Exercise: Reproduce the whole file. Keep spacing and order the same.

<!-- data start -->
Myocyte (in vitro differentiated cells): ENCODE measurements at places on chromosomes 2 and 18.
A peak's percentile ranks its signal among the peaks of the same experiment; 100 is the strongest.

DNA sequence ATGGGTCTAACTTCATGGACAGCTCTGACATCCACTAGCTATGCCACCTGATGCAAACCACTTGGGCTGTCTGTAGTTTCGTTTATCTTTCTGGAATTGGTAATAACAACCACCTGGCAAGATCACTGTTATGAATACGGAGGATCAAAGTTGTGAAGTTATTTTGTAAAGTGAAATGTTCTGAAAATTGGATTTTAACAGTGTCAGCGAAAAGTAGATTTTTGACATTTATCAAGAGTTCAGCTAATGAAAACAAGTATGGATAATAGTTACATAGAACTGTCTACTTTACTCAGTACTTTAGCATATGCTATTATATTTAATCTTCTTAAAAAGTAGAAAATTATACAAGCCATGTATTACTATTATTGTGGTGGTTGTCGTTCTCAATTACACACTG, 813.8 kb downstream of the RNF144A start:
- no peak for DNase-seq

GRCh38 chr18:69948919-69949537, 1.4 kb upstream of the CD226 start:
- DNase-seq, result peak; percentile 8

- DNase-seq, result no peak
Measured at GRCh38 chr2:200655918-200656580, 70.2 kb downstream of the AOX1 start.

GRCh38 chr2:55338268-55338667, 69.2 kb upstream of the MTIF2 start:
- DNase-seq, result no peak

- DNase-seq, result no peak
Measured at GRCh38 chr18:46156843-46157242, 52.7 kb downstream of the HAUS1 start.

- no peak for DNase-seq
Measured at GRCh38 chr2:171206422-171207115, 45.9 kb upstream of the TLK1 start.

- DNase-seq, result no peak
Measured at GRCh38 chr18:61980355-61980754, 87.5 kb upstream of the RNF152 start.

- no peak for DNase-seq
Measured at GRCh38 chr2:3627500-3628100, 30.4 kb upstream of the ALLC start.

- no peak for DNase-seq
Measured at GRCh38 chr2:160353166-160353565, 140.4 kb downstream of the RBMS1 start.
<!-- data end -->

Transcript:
Myocyte (in vitro differentiated cells): ENCODE measurements at places on chromosomes 2 and 18.
A peak's percentile ranks its signal among the peaks of the same experiment; 100 is the strongest.

DNA sequence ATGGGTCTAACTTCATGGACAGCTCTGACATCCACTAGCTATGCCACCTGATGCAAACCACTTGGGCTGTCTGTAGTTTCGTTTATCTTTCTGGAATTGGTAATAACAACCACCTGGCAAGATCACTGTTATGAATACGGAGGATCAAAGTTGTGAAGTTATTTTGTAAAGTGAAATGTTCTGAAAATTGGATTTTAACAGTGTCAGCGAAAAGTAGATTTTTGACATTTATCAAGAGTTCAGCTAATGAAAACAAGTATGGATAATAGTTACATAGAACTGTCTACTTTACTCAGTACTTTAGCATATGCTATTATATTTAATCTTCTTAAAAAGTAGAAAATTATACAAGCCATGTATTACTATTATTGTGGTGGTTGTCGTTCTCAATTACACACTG, 813.8 kb downstream of the RNF144A start:
- no peak for DNase-seq

GRCh38 chr18:69948919-69949537, 1.4 kb upstream of the CD226 start:
- DNase-seq, result peak; percentile 8

- DNase-seq, result no peak
Measured at GRCh38 chr2:200655918-200656580, 70.2 kb downstream of the AOX1 start.

GRCh38 chr2:55338268-55338667, 69.2 kb upstream of the MTIF2 start:
- DNase-seq, result no peak

- DNase-seq, result no peak
Measured at GRCh38 chr18:46156843-46157242, 52.7 kb downstream of the HAUS1 start.

- no peak for DNase-seq
Measured at GRCh38 chr2:171206422-171207115, 45.9 kb upstream of the TLK1 start.

- DNase-seq, result no peak
Measured at GRCh38 chr18:61980355-61980754, 87.5 kb upstream of the RNF152 start.

- no peak for DNase-seq
Measured at GRCh38 chr2:3627500-3628100, 30.4 kb upstream of the ALLC start.

- no peak for DNase-seq
Measured at GRCh38 chr2:160353166-160353565, 140.4 kb downstream of the RBMS1 start.